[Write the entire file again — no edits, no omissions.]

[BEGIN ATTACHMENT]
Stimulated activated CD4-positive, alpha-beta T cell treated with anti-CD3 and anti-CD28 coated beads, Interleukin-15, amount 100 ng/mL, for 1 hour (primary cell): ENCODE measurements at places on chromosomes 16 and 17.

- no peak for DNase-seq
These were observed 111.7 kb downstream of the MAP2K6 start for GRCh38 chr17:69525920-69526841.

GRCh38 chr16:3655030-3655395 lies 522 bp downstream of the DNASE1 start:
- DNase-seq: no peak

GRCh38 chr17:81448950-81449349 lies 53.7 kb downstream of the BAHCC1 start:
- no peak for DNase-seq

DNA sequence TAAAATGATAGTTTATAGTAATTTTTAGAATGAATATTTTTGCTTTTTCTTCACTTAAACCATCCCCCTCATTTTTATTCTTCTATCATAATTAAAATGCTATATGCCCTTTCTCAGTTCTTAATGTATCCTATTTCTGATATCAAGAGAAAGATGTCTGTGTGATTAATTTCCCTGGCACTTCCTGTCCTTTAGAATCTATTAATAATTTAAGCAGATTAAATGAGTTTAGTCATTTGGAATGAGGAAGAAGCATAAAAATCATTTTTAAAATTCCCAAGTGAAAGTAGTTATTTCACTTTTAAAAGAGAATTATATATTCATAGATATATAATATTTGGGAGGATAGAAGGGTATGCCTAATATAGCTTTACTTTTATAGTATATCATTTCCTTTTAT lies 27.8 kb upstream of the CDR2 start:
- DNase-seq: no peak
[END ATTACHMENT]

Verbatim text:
Stimulated activated CD4-positive, alpha-beta T cell treated with anti-CD3 and anti-CD28 coated beads, Interleukin-15, amount 100 ng/mL, for 1 hour (primary cell): ENCODE measurements at places on chromosomes 16 and 17.

- no peak for DNase-seq
These were observed 111.7 kb downstream of the MAP2K6 start for GRCh38 chr17:69525920-69526841.

GRCh38 chr16:3655030-3655395 lies 522 bp downstream of the DNASE1 start:
- DNase-seq: no peak

GRCh38 chr17:81448950-81449349 lies 53.7 kb downstream of the BAHCC1 start:
- no peak for DNase-seq

DNA sequence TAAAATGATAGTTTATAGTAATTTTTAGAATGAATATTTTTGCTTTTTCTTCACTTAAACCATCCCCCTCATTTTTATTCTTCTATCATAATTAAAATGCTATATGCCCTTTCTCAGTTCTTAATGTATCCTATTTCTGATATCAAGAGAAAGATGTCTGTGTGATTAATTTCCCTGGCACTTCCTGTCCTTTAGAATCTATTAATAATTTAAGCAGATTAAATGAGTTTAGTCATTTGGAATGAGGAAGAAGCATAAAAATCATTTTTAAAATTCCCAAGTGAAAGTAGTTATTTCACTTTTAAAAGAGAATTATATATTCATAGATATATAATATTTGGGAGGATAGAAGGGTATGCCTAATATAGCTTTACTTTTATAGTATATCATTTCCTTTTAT lies 27.8 kb upstream of the CDR2 start:
- DNase-seq: no peak